Here she is in her own words, “Hi my name is Willow Moon. I am glad to be a part of a community of like minded people! I started my website about three weeks ago. Create Mindfully is a blog about living naturally, healing and thriving. I share posts about creating abundance, losing weight naturally, and releasing blockages and pain with tapping. I write reviews on natural beauty and food products, as well as books on healing and self development. I share vegan, gluten free and some raw recipes that are simple and easy to make. I also sell original artwork on apparel, phone and tablet cases, mugs, canvases, posters and more.”

Follow Willow on her blog, Facebook, Twitter, Pinterest and Google+. Welcome Willow!

Have you ever gone to a Thai restaurant and ordered their delicious spring roll appetizers with peanut or sweet chili dipping sauce?

They are one of my favorites things to start a meal with. The spring rolls you get at a restaurant usually have carrots, cabbage, tofu (if you’re lucky) and transparent rice noodles. The transparent rice noodles are made from starch, and so is the rice wrapper. With the rice wrapper and the rice noodles, that’s a lot of carbs! If they come with the sweet chili sauce, and you like a lot of sauce, like me, that’s a bunch of sugar! Even though I love them, I don’t love the carbs and the sugar. When I’m at home I will eat the spring rolls as a meal, but I like to change it up, adding more protein and less carbs. I use brown rice spring roll wrappers instead of white. Here is my healthier version of Thai restaurant spring rolls.

cropped spring roll Serves 2-4
Peanut Dipping Sauce
Ingredients (organic when available)
You may want to double this if you like a lot of sauce like me!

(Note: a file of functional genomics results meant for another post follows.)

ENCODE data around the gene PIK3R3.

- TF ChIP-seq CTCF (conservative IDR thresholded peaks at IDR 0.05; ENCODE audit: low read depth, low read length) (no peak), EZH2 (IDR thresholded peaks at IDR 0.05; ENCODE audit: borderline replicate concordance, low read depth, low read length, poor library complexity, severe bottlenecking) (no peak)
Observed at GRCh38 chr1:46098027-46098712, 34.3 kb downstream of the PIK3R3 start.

• 2 tablespoons creamy peanut butter
  • 1 tablespoon Thai Kitchen red curry paste (or your favorite curry paste)
  • ½ cup Lite coconut milk
  • 2 teaspoons low sodium tamari (or to taste)
  • 1 tablespoon brown rice syrup

Instructions

  1. Mix all ingredients with a whisk or fork until blended.

 
Spring Rolls
Ingredients (organic when available)

  • 4 brown rice paper wraps
  • 1 cup spinach
  • 4 tablespoons mint
  • 4 tablespoons cilantro
  • 14 oz sprouted tofu (4-6 tablespoons per spring roll)
  • coconut spray oil
  • 2 cups of water to soak the wrappers

Instructions

  1. Remove water from tofu and slice into squares. I like to turn the tofu so that it is standing up, then I slice it into thirds. Then I lay it flat and slice into fourths. This way you have 12 tofu squares, which is easier to flip on the frying pan.
  2. Spray frying pan with coconut spray oil and fry tofu until golden brown. Set aside.
  3. Heat 2 cups of water in microwave.
  4. After water is heated, put the water in a large enough container to hold the brown rice paper wraps.
  5. Dip one of the wraps in the water, turning until it is pliable.
  6. Put the wrap flat on a plate and fill with ¼ each of the above amounts of the cilantro, mint, spinach, and tofu.
  7. Roll like you would a burrito.
  8. Repeat with each wrapper.
  9. Serve Peanut Dipping Sauce.

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Guest Blogger: A Vegan Abroad – The ‘emotional’ experiences of a plant-based life

11 Nov

And another new blogger joins the team! Please meet Rachel, author of, A Vegan Abroad, here she is in her own words, “Hi! I’m British, 22, and I’ve accidentally ended up living on a tropical island in Thailand. I work as a teacher, school manager and freelance writer whilst burying myself in fantasy books and my own worldly adventures alike!”